He’s the guy on the $10 bill.
Sure, he was the founder of the U.S. Treasury and George Washington’s right-hand man, but Alexander Hamilton’s face on the ten spot might be what garnered the most attention of modern-day Americans.
That is, until his namesake show hit Broadway three years ago.
Hamilton has since become more synonymous with $600 show tickets.
And a great soundtrack that scored a Grammy Award for Best Musical Theater Album. Or the show’s 11 Tony Awards and a Pulitzer Prize for Drama.
The second national touring version of “Hamilton” is at The Paramount Theatre in Seattle through March 18.
The excitement began as soon as I saw the “Hamilton” marquee glimmering on a Seattle street corner at Pine Street and Ninth Avenue. Inside, the Paramount lobby was abuzz with people lining up for $70 “Hamilton” hoodies and $30 “A. Burr” hats. I scored a “Hamilton” bag that cost me a Hamilton bill.
My daughter, Megan, and I went on Friday’s media night to the elegant 90-year-old theater, which has 2,807 seats and a balcony. We were seated on the main floor in Row S, 19 alphabet letters from the stage.
These were sweet seats. Even with a few heads blocking parts of the stage, we could clearly see the cast and follow the choreography.
Hamilton is one of those shows that draws a melting pot of patrons, from sophisticated show-goers to folks like me who are more prone to spend Friday night at a mall movie theater with a bucket of popcorn than see people sing and dance on stage.
The Paramount didn’t have that buttered popcorn mojo, but drinks sold in the lobby are allowed in the theater with a lid.
A $4 bottle of water got us through the 2-hour 43-minute show. No merlot or pretzels needed. During the intermission, Megan and I stood in front of the stage and marveled at its simplicity.
The wooden set, with a revolving floor and movable staircase, is as plain and versatile as the story is rich. It serves as the boat from which Hamilton gets his first glimpse of America and the wedding venue when he exchanges vows with his wife.
The show tells the story of Hamilton’s rise from poverty to Revolutionary War hero, awesome statesman, monetary mastermind, loving husband, cheating husband, grieving dad and duel loser.
“Hamilton” creator Lin-Manual Miranda was inspired to write the musical after reading Ron Chernow’s biography. Miranda spun the story with a hip-hop twist. Characters rap the 18th-century dialogue accompanied by a modern beat. Congressional cabinet meetings sound more like rap battles.
“Look, when Britain taxed our tea, we got frisky — Imagine what gon’ happen when you try to tax our whisky,” raps Thomas Jefferson in a face-off with Hamilton.
The lyrics make history interesting and easy to follow. Facts such as how Hamilton wrote most of the essays in “The Federalist Papers” are sung rather than pounded in your head.
Hamilton, as a song goes, was “a bastard, orphan, son of a whore” from the West Indies who came from “squalor … to be a hero and a scholar” after coming to the American colonies.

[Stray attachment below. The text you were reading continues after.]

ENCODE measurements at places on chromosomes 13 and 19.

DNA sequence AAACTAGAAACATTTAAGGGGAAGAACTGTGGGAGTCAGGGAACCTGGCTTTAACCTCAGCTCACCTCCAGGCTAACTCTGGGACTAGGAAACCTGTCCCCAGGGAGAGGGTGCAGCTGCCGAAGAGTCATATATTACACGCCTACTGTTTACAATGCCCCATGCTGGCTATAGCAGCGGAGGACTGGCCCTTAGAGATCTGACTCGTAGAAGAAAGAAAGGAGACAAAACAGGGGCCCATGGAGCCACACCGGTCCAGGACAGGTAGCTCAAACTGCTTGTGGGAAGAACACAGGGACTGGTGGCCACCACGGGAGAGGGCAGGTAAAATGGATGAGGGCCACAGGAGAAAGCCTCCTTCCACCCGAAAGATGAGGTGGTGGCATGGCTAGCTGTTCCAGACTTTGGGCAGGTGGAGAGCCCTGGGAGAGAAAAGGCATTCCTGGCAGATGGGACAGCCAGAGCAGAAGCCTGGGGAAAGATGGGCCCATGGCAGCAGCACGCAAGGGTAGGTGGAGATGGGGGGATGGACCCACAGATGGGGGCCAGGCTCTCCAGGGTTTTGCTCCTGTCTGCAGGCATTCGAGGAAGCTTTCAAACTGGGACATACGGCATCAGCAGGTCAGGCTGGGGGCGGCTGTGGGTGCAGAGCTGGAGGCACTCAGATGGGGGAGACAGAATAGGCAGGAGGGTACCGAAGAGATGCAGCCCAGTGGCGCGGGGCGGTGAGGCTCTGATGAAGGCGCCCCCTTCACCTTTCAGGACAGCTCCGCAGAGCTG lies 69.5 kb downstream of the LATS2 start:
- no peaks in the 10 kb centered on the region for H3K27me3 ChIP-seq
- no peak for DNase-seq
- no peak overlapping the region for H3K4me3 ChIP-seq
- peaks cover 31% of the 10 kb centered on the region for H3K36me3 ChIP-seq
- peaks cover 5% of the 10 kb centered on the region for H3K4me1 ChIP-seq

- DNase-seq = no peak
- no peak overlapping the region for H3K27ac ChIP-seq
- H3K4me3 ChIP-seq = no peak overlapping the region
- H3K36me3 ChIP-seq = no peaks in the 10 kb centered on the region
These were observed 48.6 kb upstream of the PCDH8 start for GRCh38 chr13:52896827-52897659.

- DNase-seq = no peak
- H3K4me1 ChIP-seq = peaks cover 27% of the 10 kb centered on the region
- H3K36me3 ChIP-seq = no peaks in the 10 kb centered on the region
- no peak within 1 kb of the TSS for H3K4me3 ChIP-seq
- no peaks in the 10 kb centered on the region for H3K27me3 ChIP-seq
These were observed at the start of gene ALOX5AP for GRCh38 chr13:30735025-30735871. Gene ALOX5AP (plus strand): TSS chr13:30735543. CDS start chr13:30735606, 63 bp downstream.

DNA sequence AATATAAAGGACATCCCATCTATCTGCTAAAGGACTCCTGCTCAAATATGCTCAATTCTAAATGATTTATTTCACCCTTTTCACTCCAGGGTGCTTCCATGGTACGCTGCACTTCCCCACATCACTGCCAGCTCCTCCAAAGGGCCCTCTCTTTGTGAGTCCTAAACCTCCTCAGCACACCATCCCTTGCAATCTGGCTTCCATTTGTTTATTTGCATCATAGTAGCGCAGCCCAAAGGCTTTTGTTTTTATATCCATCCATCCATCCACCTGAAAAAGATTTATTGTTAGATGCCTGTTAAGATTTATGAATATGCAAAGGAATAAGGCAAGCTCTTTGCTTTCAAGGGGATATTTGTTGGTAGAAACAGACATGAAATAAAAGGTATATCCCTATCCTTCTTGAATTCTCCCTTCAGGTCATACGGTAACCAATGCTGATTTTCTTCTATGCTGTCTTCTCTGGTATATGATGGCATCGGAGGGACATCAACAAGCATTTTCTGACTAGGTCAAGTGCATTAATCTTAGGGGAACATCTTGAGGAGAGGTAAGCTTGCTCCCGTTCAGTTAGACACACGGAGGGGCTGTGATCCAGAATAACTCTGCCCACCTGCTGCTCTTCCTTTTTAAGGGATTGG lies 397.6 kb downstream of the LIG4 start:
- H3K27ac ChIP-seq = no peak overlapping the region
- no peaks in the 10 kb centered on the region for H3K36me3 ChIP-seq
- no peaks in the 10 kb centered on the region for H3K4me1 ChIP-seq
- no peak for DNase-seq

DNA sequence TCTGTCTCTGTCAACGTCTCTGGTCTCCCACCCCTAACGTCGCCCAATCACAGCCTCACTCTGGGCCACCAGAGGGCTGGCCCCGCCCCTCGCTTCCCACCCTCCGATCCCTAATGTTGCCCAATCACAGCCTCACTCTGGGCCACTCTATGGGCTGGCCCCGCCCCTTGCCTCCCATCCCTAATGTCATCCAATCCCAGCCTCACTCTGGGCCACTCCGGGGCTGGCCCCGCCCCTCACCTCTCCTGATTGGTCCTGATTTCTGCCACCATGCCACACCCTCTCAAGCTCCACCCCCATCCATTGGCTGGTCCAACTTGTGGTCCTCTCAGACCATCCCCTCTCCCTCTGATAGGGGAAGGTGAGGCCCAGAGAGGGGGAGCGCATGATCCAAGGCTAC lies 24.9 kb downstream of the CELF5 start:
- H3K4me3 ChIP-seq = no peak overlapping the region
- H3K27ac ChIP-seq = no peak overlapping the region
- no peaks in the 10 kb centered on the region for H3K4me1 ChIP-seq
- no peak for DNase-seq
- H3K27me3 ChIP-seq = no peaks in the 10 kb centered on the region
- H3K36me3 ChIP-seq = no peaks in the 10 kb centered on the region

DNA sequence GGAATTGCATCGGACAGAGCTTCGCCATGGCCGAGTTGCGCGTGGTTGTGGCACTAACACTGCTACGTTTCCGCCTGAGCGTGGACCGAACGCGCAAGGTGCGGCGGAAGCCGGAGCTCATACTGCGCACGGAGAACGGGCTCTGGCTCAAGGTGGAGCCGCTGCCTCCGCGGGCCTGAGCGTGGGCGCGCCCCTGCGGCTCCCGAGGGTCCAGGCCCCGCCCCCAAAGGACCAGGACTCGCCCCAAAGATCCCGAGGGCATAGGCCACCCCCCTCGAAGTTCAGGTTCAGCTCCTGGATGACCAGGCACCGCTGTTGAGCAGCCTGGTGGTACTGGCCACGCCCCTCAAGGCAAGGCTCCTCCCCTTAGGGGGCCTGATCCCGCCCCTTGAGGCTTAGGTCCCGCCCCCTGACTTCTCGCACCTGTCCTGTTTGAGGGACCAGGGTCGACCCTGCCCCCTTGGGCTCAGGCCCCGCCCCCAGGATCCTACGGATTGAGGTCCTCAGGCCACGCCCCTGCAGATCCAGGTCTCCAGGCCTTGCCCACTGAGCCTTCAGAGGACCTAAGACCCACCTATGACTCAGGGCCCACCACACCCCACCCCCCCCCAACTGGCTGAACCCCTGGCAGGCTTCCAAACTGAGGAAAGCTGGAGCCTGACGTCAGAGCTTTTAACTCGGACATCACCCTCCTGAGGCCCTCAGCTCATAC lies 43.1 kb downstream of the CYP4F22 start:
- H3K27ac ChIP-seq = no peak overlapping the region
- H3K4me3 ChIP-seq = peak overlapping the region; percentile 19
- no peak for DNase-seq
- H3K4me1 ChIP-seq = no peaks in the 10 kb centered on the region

The audience cheered when Hamilton (Joseph Morales) and his French buddy Marquis de Lafayette (Kyle Scatliffe) jointly stated, “Immigrants, we get the job done.”
The show has Hamilton’s frenemy, Aaron Burr (Nic Walker), making a comeback, of sorts. For those of us who aren’t all that well-versed in history, he’s always just been that man who shot Hamilton.
On stage, Burr is a hunky, likeable guy, even offering outspoken Hamilton some advice: “Talk less, smile more.”
Good advice for 1776 New York City and 2018 anywhere.
The visually stunning lighting brought the set to life with splashes of bright colors.
The singing was so flawless I suspected some might be lip-synced.
“Mom,” Megan said. “This is a Broadway musical. They don’t lip-sync.”
We both agreed that it was like watching Olympic athletes.
“They train endlessly,” Megan said. “You can’t hear them breathing heavily even though they are running around and singing. The vocals were so crisp and clear and really soothing, especially Eliza.”
Eliza (Shoba Narayan) is Hamilton’s wife and rumor has it he fooled around with her sister, Angelica (Ta’rea Campbell), who also steals the show a few times.
Their son, Philip (Wonza Johnson), is Hamilton’s pride and joy, but he’s not spared tragedy.
That’s one of the sad scenes, sadder than when Hamilton duels it out with Burr, in an otherwise fun show.
A teenage girl sitting next to me (the daughter of a Spokane newspaper reviewer) made it more fun. She giggled, wiggled and laughed out loud. She inspired me to do the same. Sometimes the star isn’t on stage, she’s at your elbow.
Andrea Brown: 425-339-3443; firstname.lastname@example.org. Twitter: @reporterbrown.
If you go
The Paramount Theatre, 911 Pine St., Seattle. Shows are various times through March 18. More information at www.stgpresents.org.
Enter the lottery to win $10 “Hamilton” tickets. Winners can buy two tickets. One entry is allowed per person, per show, so you can enter every other day. Patrons must be at least 18. Tickets are non-transferable and are void if resold. To enter, use the official “Hamilton” app, available for iOS and Android devices. You can also register at www.hamiltonmusical.com/lottery.